Enterprise

How my mango farm grew to be major export venture

mango

Farmers gather mangoes harvested from a farm in Wachakone, Tana River County. FILE PHOTO | NMG

geraldandae

Summary

  • Kenya has been exporting mangoes to the Middle East after the country self-imposed ban to avoid interceptions from European countries, but the returns have been low compared with what farmers would earn from EU states.
  • The move to resume exports to EU has been enabled by the creation of pest-free areas that will see all the mangoes from these areas become free from fruit flies.

In 2011, Mutheu Kithuma’s life took a turn for the worse as she was forced to shut her tour firm when the number of foreign visitors dramatically dwindled following insecurity threats posed by terrorist group, Al-Shabaab.

Kenya witnessed a surge in number of terror attacks between 2011 and 2014, forcing western countries to issue travel advisories. This pushed many businesses in the hospitality industry on to a rocky road.

For Ms Kithuma, the closure of the business would, however, open another door for her that would bring her a good fortune.

“When the terrorist attacks increased in the country, tourism sector was hard hit and this saw the number of visitors coming to the country significantly reduce. I did not have an alternative than to close my tour firm,” says Ms Kithuma.

In 2013 she embarked on farming and although she grappled with a number of setbacks initially, she has now attained great success and is one of the largest mango exporters in the country.

Why did she decide on farming? One of the roles that her tour venture undertook was organising benchmarking trips to different countries, where she got a chance to leanr about farming. She also realised that farming is a profitable business and, therefore when things went south in hospitality industry, she easily switched gears to agriculture.

Now, Kibwezi Agro Limited, which she co-founded, exports mangoes to countries in the Middle East. She also buy mangoes from farmers in the area for export.

She has planted 10,000 trees of mangoes on her 180 acre farm, making hers one of the largest orchards in the country, with 46 permanent employees. She plans to expand it to more than 20,000 trees in the near future.

Farming, however, was not a walk in the park as there were many false starts. Despite a series of challenges, Ms Kithuma did not give up on the enterprise.

In 2012, she had tried her hand in growing watermelon on five acres of land. The returns were initially good and she decided to double the size to 10 acres in the next season. But things did not turn out as she expected as the crop failed after expansion.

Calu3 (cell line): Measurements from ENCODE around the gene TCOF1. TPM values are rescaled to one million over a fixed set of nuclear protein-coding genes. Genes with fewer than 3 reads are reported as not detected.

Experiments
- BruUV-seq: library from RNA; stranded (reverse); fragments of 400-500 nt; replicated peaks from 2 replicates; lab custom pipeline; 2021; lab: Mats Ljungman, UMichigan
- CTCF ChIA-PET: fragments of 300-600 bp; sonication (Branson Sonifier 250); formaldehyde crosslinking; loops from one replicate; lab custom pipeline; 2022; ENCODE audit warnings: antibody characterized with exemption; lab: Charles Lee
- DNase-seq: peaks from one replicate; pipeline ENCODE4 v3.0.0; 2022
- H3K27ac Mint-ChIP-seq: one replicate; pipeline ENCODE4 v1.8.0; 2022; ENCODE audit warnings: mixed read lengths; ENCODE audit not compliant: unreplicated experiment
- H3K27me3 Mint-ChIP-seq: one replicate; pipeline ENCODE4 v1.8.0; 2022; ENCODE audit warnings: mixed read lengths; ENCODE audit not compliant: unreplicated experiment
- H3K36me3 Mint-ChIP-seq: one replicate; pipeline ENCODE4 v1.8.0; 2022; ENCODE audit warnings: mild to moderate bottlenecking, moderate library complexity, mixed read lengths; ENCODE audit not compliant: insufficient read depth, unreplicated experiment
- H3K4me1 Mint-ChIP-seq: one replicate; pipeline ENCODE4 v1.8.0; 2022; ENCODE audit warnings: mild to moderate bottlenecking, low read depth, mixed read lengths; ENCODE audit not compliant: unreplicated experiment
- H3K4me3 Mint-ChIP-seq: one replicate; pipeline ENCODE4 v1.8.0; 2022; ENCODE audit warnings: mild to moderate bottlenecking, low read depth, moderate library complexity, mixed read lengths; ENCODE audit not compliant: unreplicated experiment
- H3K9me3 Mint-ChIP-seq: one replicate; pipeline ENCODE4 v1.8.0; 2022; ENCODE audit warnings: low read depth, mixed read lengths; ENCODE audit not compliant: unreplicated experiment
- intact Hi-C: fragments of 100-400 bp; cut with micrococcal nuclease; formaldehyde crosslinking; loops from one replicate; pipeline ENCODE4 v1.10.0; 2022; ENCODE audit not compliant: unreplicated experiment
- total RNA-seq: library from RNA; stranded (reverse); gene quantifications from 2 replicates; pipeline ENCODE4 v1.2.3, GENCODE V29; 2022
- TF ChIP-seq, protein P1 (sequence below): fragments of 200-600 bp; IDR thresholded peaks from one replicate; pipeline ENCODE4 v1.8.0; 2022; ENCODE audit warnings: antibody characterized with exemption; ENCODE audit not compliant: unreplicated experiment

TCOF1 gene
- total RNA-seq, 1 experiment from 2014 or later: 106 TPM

“They did not flower and in essence this meant that they couldn’t produce. But I never gave up in farming,” she says.

The teething challenges are now in the past. Her venture has grown tremendously and she is now making a name in the exports business. At the moment, Ms Kithuma is eyeing the lucrative European market where Kenya is scheduled to resume exports starting September.

She says the European market will come as a major boost to her and other farmers given that the earnings from Europe are 20 percent more than what they are getting at the moment from Dubai, Saudi Arabia, Qatar and other Middle East countries.

Kenya has been exporting mangoes to the Middle East after the country self-imposed ban to avoid interceptions from European countries, but the returns have been low compared with what farmers would earn from EU states.

The move to resume exports to EU has been enabled by the creation of pest-free areas that will see all the mangoes from these areas become free from fruit flies.

Directorate of Horticulture says the country is ready to resume export because of suppression of fruit flies.

Wilfred Yako, assistant director of regulations and compliance at the directorate, says Kenya is now set to return to the EU market following the initiatives that have been put in place.

“Since 2020 to date, it has been established that the levels of infestation have drastically gone down and this gives assurance that farmers will now access the EU market,” says Mr Yako.

Ms Kithuma notes that Kibwezi region is not highly infested by the flies because of varied seasons in the area.

“Normally the mango season here starts in September, which is different from other regions within Makueni County. That in away helps in lowering the prevalence of the fruit flies,” she says.

Other parts of Makueni harvest their crop starting December going all the way to March.

Kibwezi Agro Limited also plans to start value addition on her mangoes for both local and international market.